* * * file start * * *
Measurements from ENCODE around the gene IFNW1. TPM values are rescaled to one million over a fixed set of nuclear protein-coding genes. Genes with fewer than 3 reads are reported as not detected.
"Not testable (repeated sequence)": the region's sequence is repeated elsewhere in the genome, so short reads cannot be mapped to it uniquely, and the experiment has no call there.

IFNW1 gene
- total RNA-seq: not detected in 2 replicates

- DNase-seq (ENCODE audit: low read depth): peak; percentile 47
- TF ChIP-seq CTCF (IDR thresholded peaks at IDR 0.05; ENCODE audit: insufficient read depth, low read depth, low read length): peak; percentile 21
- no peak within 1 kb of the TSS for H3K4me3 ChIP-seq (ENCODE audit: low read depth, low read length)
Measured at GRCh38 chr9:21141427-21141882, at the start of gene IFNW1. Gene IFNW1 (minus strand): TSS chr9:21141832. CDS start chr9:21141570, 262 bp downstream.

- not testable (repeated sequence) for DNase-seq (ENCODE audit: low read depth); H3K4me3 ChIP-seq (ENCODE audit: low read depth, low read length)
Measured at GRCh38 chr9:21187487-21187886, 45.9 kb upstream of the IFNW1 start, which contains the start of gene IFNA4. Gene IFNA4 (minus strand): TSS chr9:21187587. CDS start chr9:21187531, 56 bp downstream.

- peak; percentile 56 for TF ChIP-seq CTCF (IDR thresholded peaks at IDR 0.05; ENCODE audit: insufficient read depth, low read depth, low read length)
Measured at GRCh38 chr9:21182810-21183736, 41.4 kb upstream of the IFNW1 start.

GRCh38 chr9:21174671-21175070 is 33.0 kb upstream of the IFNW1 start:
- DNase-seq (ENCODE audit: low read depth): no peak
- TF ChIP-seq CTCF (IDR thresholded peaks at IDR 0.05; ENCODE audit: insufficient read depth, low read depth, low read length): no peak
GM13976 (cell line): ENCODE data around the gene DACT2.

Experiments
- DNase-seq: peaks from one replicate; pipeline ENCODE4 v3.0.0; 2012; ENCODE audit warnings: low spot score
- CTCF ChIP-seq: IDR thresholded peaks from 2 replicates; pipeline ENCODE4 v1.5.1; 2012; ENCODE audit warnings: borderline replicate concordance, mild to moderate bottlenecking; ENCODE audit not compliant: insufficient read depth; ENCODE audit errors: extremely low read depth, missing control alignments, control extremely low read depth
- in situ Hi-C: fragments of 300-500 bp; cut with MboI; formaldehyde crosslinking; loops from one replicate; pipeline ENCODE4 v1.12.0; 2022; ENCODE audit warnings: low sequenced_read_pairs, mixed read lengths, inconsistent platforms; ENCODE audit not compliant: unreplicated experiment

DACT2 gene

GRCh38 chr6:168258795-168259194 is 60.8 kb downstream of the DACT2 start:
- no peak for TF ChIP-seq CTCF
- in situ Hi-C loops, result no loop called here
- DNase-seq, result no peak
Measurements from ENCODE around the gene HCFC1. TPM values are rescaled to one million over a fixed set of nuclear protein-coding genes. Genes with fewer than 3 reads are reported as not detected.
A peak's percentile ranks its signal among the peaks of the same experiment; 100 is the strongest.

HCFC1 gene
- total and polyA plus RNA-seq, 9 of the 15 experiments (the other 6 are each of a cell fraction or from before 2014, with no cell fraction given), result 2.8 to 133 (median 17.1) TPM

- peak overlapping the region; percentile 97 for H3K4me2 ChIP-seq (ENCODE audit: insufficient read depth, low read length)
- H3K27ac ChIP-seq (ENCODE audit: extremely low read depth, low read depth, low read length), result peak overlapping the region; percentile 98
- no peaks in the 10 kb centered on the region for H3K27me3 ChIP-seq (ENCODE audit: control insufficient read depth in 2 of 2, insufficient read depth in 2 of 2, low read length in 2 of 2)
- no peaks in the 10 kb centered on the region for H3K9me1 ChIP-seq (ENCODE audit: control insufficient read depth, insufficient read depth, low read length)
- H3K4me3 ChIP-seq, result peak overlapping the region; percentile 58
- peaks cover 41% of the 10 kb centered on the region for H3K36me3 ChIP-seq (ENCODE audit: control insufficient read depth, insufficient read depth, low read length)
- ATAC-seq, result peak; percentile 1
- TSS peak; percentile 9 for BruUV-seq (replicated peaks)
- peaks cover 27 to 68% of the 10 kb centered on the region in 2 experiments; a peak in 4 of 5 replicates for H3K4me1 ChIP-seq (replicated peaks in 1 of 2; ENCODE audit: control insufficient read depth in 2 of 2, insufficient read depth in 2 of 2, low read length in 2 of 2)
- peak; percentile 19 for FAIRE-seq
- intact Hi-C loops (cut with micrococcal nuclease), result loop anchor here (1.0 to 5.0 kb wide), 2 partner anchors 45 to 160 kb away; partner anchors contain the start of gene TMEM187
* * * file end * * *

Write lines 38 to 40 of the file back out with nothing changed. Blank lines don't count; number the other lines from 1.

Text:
- peaks cover 27 to 68% of the 10 kb centered on the region in 2 experiments; a peak in 4 of 5 replicates for H3K4me1 ChIP-seq (replicated peaks in 1 of 2; ENCODE audit: control insufficient read depth in 2 of 2, insufficient read depth in 2 of 2, low read length in 2 of 2)
- peak; percentile 19 for FAIRE-seq
- intact Hi-C loops (cut with micrococcal nuclease), result loop anchor here (1.0 to 5.0 kb wide), 2 partner anchors 45 to 160 kb away; partner anchors contain the start of gene TMEM187